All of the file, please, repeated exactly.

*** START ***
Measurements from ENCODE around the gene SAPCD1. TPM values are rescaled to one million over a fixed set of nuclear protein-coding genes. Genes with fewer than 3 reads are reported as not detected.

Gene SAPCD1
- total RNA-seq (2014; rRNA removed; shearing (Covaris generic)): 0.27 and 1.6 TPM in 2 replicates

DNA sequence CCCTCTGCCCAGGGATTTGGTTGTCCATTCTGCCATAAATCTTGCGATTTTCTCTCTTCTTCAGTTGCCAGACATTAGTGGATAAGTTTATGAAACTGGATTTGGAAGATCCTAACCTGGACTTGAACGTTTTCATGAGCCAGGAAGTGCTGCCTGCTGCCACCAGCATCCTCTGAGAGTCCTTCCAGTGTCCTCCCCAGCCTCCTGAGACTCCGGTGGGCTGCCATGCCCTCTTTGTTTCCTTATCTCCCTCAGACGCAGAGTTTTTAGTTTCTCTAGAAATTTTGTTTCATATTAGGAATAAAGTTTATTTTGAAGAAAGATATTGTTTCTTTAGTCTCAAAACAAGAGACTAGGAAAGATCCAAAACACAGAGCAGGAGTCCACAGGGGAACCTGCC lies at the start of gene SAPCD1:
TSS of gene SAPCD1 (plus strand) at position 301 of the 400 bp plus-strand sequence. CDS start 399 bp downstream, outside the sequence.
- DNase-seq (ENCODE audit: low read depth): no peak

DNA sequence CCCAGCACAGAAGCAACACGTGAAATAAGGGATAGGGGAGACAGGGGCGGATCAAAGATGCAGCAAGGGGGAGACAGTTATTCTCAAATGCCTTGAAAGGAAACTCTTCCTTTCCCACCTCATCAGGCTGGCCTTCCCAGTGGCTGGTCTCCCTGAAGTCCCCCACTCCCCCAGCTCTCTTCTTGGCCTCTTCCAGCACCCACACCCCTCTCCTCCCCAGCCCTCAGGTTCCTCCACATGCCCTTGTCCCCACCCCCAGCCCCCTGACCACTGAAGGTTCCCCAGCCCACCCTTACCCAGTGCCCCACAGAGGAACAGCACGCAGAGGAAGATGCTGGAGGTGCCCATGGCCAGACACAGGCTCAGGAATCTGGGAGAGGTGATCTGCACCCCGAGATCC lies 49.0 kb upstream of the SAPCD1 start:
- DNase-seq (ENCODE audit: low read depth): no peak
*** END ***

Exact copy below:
Measurements from ENCODE around the gene SAPCD1. TPM values are rescaled to one million over a fixed set of nuclear protein-coding genes. Genes with fewer than 3 reads are reported as not detected.

Gene SAPCD1
- total RNA-seq (2014; rRNA removed; shearing (Covaris generic)): 0.27 and 1.6 TPM in 2 replicates

DNA sequence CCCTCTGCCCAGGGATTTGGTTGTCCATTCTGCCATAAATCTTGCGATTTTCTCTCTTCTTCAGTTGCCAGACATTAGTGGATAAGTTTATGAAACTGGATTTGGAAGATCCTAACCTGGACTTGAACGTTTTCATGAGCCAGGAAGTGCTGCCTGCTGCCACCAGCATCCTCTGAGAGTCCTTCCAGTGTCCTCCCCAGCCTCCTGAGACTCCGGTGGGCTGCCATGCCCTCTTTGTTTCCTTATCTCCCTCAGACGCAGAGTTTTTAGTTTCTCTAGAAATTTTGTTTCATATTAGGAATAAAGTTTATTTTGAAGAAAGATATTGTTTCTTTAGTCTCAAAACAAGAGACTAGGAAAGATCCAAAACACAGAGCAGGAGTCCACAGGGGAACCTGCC lies at the start of gene SAPCD1:
TSS of gene SAPCD1 (plus strand) at position 301 of the 400 bp plus-strand sequence. CDS start 399 bp downstream, outside the sequence.
- DNase-seq (ENCODE audit: low read depth): no peak

DNA sequence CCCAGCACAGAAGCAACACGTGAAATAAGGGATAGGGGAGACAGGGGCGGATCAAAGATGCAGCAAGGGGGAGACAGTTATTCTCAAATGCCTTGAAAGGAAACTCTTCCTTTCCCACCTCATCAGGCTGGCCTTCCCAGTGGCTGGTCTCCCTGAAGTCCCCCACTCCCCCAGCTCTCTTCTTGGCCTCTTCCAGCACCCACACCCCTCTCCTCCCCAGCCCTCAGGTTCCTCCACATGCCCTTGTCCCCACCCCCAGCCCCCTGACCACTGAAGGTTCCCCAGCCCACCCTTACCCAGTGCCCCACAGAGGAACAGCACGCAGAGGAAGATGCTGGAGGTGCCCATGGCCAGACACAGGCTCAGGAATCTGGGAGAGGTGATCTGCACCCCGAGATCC lies 49.0 kb upstream of the SAPCD1 start:
- DNase-seq (ENCODE audit: low read depth): no peak